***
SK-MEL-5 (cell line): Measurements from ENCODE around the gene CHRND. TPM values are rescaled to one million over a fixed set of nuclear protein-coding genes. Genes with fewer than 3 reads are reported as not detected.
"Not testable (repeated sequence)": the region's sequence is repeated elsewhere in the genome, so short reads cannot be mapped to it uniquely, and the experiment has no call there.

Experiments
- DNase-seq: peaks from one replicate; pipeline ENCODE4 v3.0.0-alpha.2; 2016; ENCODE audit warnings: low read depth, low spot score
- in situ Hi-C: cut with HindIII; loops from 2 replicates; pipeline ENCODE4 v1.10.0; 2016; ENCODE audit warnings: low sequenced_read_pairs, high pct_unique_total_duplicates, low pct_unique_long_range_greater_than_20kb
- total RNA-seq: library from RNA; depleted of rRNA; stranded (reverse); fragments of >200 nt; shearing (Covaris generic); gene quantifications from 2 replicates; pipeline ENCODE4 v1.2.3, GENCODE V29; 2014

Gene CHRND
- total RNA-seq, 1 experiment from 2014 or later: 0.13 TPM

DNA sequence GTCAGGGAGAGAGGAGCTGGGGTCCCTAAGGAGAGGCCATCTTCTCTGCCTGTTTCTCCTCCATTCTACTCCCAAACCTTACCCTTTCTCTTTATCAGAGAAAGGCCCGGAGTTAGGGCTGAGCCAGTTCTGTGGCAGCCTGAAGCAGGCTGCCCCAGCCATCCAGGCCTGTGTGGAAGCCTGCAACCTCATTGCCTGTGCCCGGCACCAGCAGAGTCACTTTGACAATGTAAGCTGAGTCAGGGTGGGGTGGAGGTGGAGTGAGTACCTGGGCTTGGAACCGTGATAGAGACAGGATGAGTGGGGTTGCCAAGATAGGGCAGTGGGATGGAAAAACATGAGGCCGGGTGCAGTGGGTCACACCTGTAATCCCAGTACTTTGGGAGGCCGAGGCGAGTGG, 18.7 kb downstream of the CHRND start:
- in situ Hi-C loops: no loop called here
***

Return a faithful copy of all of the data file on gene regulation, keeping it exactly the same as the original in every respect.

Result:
SK-MEL-5 (cell line): Measurements from ENCODE around the gene CHRND. TPM values are rescaled to one million over a fixed set of nuclear protein-coding genes. Genes with fewer than 3 reads are reported as not detected.
"Not testable (repeated sequence)": the region's sequence is repeated elsewhere in the genome, so short reads cannot be mapped to it uniquely, and the experiment has no call there.

Experiments
- DNase-seq: peaks from one replicate; pipeline ENCODE4 v3.0.0-alpha.2; 2016; ENCODE audit warnings: low read depth, low spot score
- in situ Hi-C: cut with HindIII; loops from 2 replicates; pipeline ENCODE4 v1.10.0; 2016; ENCODE audit warnings: low sequenced_read_pairs, high pct_unique_total_duplicates, low pct_unique_long_range_greater_than_20kb
- total RNA-seq: library from RNA; depleted of rRNA; stranded (reverse); fragments of >200 nt; shearing (Covaris generic); gene quantifications from 2 replicates; pipeline ENCODE4 v1.2.3, GENCODE V29; 2014

Gene CHRND
- total RNA-seq, 1 experiment from 2014 or later: 0.13 TPM

DNA sequence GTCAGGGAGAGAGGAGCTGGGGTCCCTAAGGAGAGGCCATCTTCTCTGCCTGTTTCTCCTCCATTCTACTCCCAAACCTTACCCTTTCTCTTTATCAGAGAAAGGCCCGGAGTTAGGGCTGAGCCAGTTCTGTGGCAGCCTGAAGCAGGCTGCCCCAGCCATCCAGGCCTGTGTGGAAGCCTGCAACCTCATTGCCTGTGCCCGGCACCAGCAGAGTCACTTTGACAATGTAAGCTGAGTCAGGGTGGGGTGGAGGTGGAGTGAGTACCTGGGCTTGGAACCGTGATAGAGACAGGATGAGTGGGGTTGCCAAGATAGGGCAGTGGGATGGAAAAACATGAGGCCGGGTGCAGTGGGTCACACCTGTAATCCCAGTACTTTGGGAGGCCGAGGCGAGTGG, 18.7 kb downstream of the CHRND start:
- in situ Hi-C loops: no loop called here